SMAST Professor Pingguo He [above in photo] has received a $205K award from NOAA’s National Marine Fisheries Service for "Avoiding Overfished Flounders: Testing of Low Seabed Impact of Semi-Pelagic Trawling Technology for Groundfish on the Georges Bank." The project will design and test trawling gear innovations to reduce seabed impact for the New England groundfish fishery, while significantly reducing the catch of the so-called “choke” species of flounder: yellowtail, winter and windowpane. Similar technology is successfully used in the North Pacific for Alaskan pollock and in Norway for Atlantic cod. The project is a collaborative initiative involving university and state scientists and contributors from the gear technology and fishing industries.
In a separate award, UMass Dartmouth Professor Amit Tandon [below in photo] (Mech. Eng./SMAST) has received $324K from the National Science Foundation (NSF) for his part in collaborative research on the "Role of Mixed Layer Eddies on Phytoplankton Productivity in Seasonally Variable Regimes." The total award is for $1.1 million over four years, with the remainder supporting the research of collaborator Dr. Amala Mahadevan of the Woods Hole Oceanographic Institution. The investigators will contribute to outreach efforts, including teacher training and ocean literacy workshops through the Ocean Academy at the Ocean Explorium in New Bedford.
John Walden, an economist with NOAA's Northeast Fisheries Science Center (NEFSC) in Woods Hole, has been appointed to the Social Sciences Visiting Scholar position at SMAST. He is replacing Min-Yang Lee, who has returned full-time to his duties in Woods Hole. John has been on staff at the NEFSC since 1987.
Over the past 15 years, John has built an internationally recognized research program focused on measuring technical efficiency, capacity and productivity in commercial fisheries. He has developed research collaborations with faculty at a number of universities, as well as with the USDA Economic Research Service and the Environmental Protection Agency.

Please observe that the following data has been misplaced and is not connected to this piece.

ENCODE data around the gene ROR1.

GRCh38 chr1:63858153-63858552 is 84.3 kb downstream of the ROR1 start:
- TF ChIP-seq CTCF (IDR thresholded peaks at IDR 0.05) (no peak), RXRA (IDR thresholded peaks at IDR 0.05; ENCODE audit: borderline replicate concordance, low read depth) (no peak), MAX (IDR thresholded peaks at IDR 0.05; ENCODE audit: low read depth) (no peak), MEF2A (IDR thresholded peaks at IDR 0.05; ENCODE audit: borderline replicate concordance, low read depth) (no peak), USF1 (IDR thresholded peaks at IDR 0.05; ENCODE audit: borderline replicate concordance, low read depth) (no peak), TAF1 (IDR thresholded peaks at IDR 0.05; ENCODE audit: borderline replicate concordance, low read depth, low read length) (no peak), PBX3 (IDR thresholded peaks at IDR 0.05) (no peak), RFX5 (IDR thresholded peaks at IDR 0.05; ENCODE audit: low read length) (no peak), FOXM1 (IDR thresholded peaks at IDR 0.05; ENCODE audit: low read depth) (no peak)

This summer, John organized fishery sessions at both the North American Productivity Workshop, and the Asia-Pacific Productivity Conference. Additionally, he led the national effort by NOAA Fisheries to measure capacity in commercial fisheries in response to a request from Congress, and more recently developed productivity metrics which were applied to U.S. catch share fisheries.
John will be co-teaching a class with Prof. Dan Georgianna in the spring semester. He also plans to develop a fully on-line course, offered through SMAST, on fisheries economics for policy decisions.
October 3, 2014
SMAST Prof. Emeritus Brian Rothschild has been invited to deliver the summary address at the Johan Hjort Symposium on Recruitment Dynamics and Stock Variability next week in Bergen, Norway.
Hjort is widely considered to be the father of fisheries science. The occasion for the symposium is the 100th anniversary of the publication of Hjort’s seminal book, Fluctuations in the Great Fisheries of Northern Europe.
According to the symposium organizers, “The importance of [Hjort’s] volume cannot be overstated, particularly Hjort’s new conceptual ideas about the formation of strong year classes based on age determination from fish scales.”
Dr. Rothschild is Professor Emeritis and former Dean of the School for Marine Science and Technology. He has edited five books and is the author of 100+ research papers.
Dr. Rothschild has worked in several capacities for the National Oceanic and Atmospheric Administration and has consulted for the United Nations and several national governments on various aspects of oceanography and fishery management. He has served on numerous national and international committees and working groups, and has led international scientific programs.
Dr. Rothschild is currently President and CEO of the Center for Sustainable Fisheries (CSF), a science-based, non-profit organization “devoted to the conservation of our fisheries resources and the economic development of our fishing communities.”
Marine Technology Reporter visited with a number of colleagues at the recent Oceans 2013 MTS/IEEE San Diego conference, including SMAST Dean Steve Lohrenz.
Dean Lohrenz attended the conference to chair the Marine Education and Outreach session and to promote SMAST's new Professional Science Master’s in Coastal and Ocean Administration, Science and Technology.
Lohrenz noted that the new program was created in response "to a growing demand in education to provide mid-career professionals and other students with different education goals with an opportunity to advance their skills."
"This two-year, non-thesis master’s program blends the study of science and engineering with elective courses in management, policy, economics and law," he said, "and it provides a strong emphasis on writing and communication skills. The last semester of the program requires that the student obtain an internship in industry, government, nonprofit or academia."
Reprinted with permission from the October 2013 edition of Marine Technology Reporter: www.seadiscovery.com